In situations such as these, where we don’t feel psychologically safe, we attempt to figure out whether certain behaviors might be “interpersonal risks,” or ones that open us up to ridicule, rejection, or even punishment. Here are a few examples of behaviors that might be considered interpersonal risks.
||At the risk of being seen as...
||Out of line
|Challenge the status quo
If we have any inkling that a behavior is “risky” and might negatively affect our self-image, status, or career, we might naturally try to manage the timing or context carefully or avoid the behavior altogether. We don’t want to be the one “rocking the boat,” “killing the vibe,” or “not getting it.” This isn’t just bad for business—it also takes a toll on us as individuals. When we don’t speak up, we’re not being heard, and this can result in feelings of exclusion, isolation, anxiety, and regret.
In many cases, though, taking these interpersonal risks as employees is what we should do—no, must do—to fearlessly contribute our personal best, push our team toward high performance, and move the business forward.
You’re probably familiar with the phrase, “The squeaky wheel gets the grease.” Well, that grease is good stuff! When we squeak—um, we mean speak—up, we:
- Gain access to ideas and expertise from diverse perspectives
- Improve coordination among geographically spread-out teams
- Increase employee well-being, self-confidence, and engagement
- Create a more inclusive environment
- Strengthen company culture
All of these things help build strong, successful teams that work fearlessly together. That’s because, in a psychologically safe environment, being courageous, speaking up, and challenging the status quo are not seen as personal risks, but rather as opportunities for learning and innovation. We’re all willing to put ourselves out there because we’re certain that our team and manager—even though they might not agree with us 100 percent of the time—understand the value of our risk taking, even if we fail.
“Ah! It’s about trust, then!” Well, to be clear: Psychological safety and trust are not the same thing. Trust is established between individuals. It’s built and eroded by small (not grand) gestures that accumulate over time. Psychological safety is established at the team level. But many of the behaviors that build interpersonal trust also build psychological safety and trust within a team.
For example, when interacting with another person, there are lots of little things that you do to build trust, such as:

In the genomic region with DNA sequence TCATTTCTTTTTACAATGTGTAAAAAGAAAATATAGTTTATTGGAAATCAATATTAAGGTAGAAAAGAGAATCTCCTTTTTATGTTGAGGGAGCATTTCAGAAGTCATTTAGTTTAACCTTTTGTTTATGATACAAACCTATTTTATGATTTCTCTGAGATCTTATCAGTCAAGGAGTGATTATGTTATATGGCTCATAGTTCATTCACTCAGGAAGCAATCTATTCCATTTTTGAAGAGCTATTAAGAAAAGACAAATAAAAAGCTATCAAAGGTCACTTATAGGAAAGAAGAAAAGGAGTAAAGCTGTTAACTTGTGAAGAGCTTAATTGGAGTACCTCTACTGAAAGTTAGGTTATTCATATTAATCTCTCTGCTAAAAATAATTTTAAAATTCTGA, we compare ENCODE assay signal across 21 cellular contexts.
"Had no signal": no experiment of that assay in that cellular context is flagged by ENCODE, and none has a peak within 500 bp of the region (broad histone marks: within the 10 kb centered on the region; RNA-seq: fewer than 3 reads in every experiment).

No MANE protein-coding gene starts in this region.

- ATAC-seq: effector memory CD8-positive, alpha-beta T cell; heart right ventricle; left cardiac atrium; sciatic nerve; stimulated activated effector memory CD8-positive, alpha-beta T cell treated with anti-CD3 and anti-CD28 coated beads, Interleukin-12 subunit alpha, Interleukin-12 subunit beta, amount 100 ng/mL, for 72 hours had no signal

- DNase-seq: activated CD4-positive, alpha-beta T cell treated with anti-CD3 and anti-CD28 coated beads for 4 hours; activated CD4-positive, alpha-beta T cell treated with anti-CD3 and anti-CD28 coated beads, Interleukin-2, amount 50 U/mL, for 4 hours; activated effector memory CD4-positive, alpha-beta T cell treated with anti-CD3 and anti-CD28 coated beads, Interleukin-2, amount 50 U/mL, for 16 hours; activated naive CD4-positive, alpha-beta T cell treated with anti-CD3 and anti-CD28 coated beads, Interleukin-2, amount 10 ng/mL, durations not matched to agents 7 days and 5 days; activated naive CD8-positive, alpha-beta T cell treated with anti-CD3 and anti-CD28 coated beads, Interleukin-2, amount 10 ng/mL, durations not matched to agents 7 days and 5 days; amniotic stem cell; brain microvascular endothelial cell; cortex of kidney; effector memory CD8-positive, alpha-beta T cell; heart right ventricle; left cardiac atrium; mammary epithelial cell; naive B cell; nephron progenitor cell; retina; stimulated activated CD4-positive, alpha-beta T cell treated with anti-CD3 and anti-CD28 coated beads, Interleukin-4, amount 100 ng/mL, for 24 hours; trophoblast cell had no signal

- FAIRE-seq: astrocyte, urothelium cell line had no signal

- Paying attention
- Keeping your word
- Saying thank you
- Apologizing for mistakes
You can carry these behaviors into your team settings to help build psychological safety. However, in a team setting, you should focus not only on gaining interpersonal trust but also on improving the climate for the entire team by:
- Remaining curious about diverse perspectives
- Keeping confidential information private
- Acknowledging smart risks
- Being honest and upfront
- Holding yourself and others accountable
“Wait a minute. Now you’re just talking about being nice.” Well, being nice doesn’t hurt. But trust and psychological safety aren’t merely about being polite and making others feel comfortable. In fact, often what we believe to be “nice” is actually holding back the truth from someone—and that may be natural, but it isn’t particularly caring. Psychological safety is more about setting clear expectations and being candid and open, even if telling the truth is difficult or uncomfortable. This doesn’t mean that “anything goes” and that we can say and do whatever we want. It does mean establishing a climate in which we can exchange ideas, share different points of view—and even engage in a little productive conflict—all while supporting one another in a respectful way.
When we feel safe to speak up, and have trust in the members of our team, we’re in a great position for high performance. In the next unit, we learn all about the relationship between psychological safety and building fearless, high-performing teams. So, fasten your brain belt (or whatever), and get ready to get fearless!